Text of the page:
How to Increase Training Transfer to the Workplace
Do not assume full responsibility of transfer on learners!
1. Design training that promotes training transfer to the workplace
One of the most basic barriers to transfer of learning to the workplace is overlooking it in design and facilitation phases. The goal of training is to create sustainable changes in behavior and cognition so that individuals possess the competencies they need to perform a job.
Carry out a thorough needs analysis
- The first step in any training design is needs analysis. Find out from subject-matter experts (SMEs) and stakeholders what “problem” the intended training solves, what needs to be trained, for whom, and within what type of organizational system. The outcomes of this step are a learning goal, expected performance objectives, guidance for training design and delivery, and information about factors that will facilitate or hinder training effectiveness.
- Next, find out about the learners’ level of experience. In my study, new graduates outperformed the highly experienced nurses in doing a procedural task on the job. This could have been because nurses with more than 20 years of experience had to perform the same task (which had been automatized) differently prior to joining the new hospital. Training for novices should be different than training for more advanced learners.
Use result-driven design informed by evidence
- Do a job or task analysis for the start. Work closely with your SMEs to learn about the complexity of tasks and sub-tasks; break down the tasks into knowledge, decision making, and sub-tasks that form the final task. Design from easy to difficult (with options to skip easy ones by more advanced learners) to maintain motivation and avoid “reversal effect”
- Conditions in training should be very similar to those on the job – Use real-based scenarios and simulations that replicate real-based context in that transfer from training to real-world job is primarily determined by similarity in those tasks or environmental aspects that are critical for performance of the real task and environment
- If teamwork skills (applicable to most jobs) are identified as one of the competencies, include group-based activities to promote peer learning and use peer evaluation as much as possible
- In every step of your design process, rely on cognitive science and learning principles and strategies that make learning stick
- If PowerPoint presentations are used for in-person training, apply principles of multimedia learning, cognitive load theory, element interactivity, retrieval practice, and ICAP framework (interactive, constructive, active, passive) to cognitively engage learners (see the list below)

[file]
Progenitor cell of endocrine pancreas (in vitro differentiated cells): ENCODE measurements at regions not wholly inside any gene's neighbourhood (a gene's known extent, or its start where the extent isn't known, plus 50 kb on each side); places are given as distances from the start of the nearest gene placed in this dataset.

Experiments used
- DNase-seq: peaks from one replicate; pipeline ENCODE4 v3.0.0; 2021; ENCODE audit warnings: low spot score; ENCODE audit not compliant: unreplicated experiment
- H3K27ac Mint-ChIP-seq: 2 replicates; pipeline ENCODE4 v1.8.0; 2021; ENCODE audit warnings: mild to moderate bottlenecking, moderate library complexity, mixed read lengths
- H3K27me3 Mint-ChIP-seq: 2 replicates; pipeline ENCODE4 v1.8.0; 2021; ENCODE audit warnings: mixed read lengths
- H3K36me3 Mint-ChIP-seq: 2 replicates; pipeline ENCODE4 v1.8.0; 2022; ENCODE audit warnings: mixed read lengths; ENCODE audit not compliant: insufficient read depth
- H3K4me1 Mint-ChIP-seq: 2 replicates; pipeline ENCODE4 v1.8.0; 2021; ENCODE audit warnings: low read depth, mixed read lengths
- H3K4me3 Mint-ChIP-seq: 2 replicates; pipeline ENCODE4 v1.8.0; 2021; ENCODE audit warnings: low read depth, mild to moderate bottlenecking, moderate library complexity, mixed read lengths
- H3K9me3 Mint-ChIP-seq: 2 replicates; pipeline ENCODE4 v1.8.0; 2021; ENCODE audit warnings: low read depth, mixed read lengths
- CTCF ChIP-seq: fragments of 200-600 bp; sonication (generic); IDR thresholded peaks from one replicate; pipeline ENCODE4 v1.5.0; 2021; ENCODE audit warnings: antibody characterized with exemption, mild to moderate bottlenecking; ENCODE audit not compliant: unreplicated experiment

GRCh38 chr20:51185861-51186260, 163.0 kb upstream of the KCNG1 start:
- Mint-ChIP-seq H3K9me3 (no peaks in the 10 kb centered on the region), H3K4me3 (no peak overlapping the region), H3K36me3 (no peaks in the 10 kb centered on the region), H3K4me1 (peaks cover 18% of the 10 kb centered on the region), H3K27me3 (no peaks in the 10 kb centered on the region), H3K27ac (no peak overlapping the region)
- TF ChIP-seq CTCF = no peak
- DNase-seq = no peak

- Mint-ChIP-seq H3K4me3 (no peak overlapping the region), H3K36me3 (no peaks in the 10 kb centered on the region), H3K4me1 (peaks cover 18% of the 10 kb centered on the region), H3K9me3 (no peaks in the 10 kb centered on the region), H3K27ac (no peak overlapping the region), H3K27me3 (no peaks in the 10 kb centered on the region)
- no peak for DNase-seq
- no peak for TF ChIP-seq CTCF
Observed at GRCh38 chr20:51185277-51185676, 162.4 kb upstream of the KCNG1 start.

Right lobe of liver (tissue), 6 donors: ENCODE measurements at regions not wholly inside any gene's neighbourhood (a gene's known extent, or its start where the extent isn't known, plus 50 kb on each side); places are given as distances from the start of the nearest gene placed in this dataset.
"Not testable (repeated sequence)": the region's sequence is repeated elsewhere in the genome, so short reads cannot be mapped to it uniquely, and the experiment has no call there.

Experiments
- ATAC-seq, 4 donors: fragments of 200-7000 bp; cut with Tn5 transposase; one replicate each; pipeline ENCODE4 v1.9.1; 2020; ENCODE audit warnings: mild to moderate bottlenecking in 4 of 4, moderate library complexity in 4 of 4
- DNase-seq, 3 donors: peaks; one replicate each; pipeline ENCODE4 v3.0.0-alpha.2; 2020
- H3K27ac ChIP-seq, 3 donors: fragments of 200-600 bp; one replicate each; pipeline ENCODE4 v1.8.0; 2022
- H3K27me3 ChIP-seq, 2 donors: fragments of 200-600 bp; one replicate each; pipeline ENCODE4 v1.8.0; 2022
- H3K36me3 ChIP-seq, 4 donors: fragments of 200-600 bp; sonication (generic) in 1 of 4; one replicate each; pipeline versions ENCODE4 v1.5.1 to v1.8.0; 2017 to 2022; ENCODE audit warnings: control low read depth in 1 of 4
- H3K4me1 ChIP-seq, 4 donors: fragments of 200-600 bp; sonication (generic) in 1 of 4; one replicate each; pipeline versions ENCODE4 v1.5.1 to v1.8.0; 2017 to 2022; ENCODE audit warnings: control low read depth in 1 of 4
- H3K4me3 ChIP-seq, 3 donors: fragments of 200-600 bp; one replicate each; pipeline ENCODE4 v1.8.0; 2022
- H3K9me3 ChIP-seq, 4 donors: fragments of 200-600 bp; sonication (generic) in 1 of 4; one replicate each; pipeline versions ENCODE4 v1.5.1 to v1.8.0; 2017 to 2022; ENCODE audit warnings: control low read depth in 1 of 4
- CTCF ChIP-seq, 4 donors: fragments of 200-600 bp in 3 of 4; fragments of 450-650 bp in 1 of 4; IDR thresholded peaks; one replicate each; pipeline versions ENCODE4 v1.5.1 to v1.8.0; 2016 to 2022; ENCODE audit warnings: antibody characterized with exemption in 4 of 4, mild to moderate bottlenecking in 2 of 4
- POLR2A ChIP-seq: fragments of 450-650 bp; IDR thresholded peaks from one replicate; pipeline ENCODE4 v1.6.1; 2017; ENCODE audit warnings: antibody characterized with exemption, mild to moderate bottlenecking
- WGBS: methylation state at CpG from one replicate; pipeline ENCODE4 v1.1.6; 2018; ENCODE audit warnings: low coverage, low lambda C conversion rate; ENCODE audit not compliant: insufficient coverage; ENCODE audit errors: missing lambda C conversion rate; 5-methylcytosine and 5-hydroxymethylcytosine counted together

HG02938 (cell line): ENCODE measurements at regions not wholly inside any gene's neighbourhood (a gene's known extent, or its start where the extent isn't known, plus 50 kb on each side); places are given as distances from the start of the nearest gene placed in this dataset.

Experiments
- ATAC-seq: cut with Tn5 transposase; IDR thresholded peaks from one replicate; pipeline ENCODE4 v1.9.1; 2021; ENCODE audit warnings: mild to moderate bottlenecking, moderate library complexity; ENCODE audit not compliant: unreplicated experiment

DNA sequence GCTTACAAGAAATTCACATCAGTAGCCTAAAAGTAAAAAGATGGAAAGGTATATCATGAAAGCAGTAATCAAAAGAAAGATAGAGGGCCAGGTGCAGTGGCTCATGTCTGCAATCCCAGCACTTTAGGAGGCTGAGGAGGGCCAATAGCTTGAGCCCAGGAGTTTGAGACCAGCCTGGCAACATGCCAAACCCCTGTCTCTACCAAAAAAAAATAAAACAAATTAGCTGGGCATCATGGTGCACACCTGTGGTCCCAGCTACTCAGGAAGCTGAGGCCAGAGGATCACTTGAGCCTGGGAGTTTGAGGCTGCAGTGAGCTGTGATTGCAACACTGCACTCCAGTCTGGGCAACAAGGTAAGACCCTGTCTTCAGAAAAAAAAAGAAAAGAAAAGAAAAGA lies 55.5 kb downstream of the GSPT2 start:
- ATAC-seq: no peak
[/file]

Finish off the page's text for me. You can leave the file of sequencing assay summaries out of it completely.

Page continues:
- Apply learning strategies or techniques such as testing effect, spaced practice, elaborative interrogation, interleaved practice, and summarization in your training design
Design a learning journey that takes the learner to “during” and “after” training
Learning is a “process” not an “event” and it takes time for competencies to be built in a continuum.
- Create job-aids that learner can refer to when needed on the job
- Recommend shadowing of senior workmates (mentors) after training
- Design observation evaluation forms or checklists by which supervisors can assess learners on the job – follow up and review the forms/checklists to learn about training transfer and if any remedial plans are needed
- Develop robust and authentic assessments that assess performance of tasks and sub-tasks
- Use real-based scenarios and demonstration of skills in a virtual or in-person setting
- Use feedback in all activities and assessments, esp. ‘showing feedback’ through which the learner can see the consequence of their choices or decisions
2. Evaluate the effectiveness of your training
- Use a training evaluation model that is evidence-based – I recommend learning-transfer evaluation model (LTEM) that details all the essential measures for transfer
- Do not rely on self-report surveys (smile sheets) only
- Use a combination of assessments (these are assessments that you developed during your design stage) and learner surveys
- Run follow-up surveys, text/phone interviews, or focus groups with learners (depending on your resources)
- Administer surveys to their supervisors (if needed)
- If you aim to measure the impact of your training, create a logic model in discussion with key stakeholders to define the impact to be measured
3. Consider trainee characteristics
While learner motivation and self-efficacy are not entirely in your hands, having extensive knowledge of theory of motivation and applying it to your design can make a difference. Also, try to identify the existing gaps (such as knowledge, skills, motivation) from your stakeholders, and if possible, learners and target audience (by this I’m referring to the population that your learners provide service to)
4. Look into trainee’s work environment
- Work closely with your SMEs and stakeholders to find out about the existing practices, processes, and gaps at trainee’s workplace (you would have done this step in your needs analysis). This will give you insights into designing a learning journey that won’t end at the training.
- Reach out to supervisors and learners sometime after training to see if learners are doing better because of training and if they receive support from supervisors and peers – these data will inform you of improvements to your training design as part of your training evaluation. Evidence shows that lack of support from supervisors to apply learned skills can affect transfer.
- Do your regular check-ins with learners as part of your training evaluation (agreed with stakeholders early on) so that learners would respond to you (this depends on the culture of an organization that is open to learning & development and feedback though)
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